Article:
The Bank of England kept pace with the U.S. Federal Reserve on Thursday with a 25-basis-point rate increase, against a backdrop of rising U.K. inflation and volatility in global financial markets.
The BOE's monetary policy committee, which sets policy to meet the central bank's 2% inflation target, was split on the decision to raise the bank rate to 4.25%. Seven members of the committee voted to raise rates, while two wanted to keep rates at 4%.
The BOE said in a news release announcing the increase that global growth is expected to be stronger than previously anticipated, but core consumer price inflation in developed markets remains elevated. U.K. inflation rose unexpectedly to 10.4% in February, up from 9.9% in January, the bank said.
The BOE also referenced "large and volatile moves in global financial markets, in particular since the failure of Silicon Valley Bank and in the run-up to UBS's purchase of Credit Suisse, and reflecting market concerns about the possible broader impact of these events." It said the bank's financial policy committee judges the U.K. banking system to be "well-placed to continue supporting the economy in a wide range of economic scenarios, including in a period of higher interest rates. The FPC's assessment is that the U.K. banking system remains resilient," the news release said.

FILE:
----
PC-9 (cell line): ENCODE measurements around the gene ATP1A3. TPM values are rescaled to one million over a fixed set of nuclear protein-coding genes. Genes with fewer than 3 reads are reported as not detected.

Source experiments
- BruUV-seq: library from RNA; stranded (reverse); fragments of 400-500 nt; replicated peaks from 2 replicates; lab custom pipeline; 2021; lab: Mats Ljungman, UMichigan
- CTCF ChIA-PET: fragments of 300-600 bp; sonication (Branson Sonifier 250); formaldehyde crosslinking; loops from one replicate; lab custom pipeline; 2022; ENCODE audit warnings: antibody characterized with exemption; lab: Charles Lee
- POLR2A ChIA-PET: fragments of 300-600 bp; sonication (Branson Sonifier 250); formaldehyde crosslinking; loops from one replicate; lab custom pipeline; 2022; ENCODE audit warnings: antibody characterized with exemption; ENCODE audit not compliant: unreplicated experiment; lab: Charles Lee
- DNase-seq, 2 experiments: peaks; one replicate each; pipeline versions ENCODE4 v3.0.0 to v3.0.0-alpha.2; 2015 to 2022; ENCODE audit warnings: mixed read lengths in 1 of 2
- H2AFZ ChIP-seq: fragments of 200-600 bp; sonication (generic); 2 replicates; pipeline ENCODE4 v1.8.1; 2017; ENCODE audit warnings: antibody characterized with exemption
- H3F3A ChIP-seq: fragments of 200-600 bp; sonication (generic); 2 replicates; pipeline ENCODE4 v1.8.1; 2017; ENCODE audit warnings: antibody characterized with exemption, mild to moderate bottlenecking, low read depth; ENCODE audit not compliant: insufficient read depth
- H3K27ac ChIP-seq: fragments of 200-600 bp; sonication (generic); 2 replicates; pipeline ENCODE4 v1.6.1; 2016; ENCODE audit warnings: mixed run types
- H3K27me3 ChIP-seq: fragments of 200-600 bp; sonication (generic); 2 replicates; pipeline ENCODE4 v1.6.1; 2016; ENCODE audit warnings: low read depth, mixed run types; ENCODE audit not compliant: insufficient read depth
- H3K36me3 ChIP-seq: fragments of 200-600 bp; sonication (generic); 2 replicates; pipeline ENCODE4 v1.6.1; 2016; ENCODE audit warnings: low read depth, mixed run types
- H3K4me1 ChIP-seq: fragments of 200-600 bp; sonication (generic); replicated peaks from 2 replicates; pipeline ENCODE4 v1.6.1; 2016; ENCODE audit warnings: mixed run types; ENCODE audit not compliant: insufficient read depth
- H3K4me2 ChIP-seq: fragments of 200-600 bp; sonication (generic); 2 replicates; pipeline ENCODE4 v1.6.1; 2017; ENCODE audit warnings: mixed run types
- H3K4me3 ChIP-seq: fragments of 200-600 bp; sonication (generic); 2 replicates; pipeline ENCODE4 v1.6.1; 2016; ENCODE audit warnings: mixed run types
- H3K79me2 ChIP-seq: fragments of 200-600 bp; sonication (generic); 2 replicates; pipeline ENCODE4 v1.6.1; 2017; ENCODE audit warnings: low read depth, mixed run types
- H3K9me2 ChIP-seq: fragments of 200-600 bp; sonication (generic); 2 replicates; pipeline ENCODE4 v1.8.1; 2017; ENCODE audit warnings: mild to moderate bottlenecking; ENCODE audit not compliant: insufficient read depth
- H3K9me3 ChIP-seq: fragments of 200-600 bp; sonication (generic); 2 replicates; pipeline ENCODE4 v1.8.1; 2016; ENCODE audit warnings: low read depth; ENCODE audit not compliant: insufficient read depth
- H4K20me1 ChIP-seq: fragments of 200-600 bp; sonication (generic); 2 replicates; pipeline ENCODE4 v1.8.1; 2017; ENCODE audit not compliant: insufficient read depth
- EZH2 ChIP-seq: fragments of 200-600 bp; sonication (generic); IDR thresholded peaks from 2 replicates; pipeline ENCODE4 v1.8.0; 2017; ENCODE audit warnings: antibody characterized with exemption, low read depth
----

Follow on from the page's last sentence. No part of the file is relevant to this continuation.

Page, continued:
Money managers said the increase was in line with expectations.
Vivek Paul, U.K. chief investment strategist at the BlackRock Investment Institute, said in emailed commentary that the increase, which follows the 25-basis-point hike by the Fed and 50-basis-point rise by the European Central Bank last week, "shows why we're in a new regime; central banks will not ride to the rescue with rate cuts at the first sign of growth concerns, as we've been used to for a generation."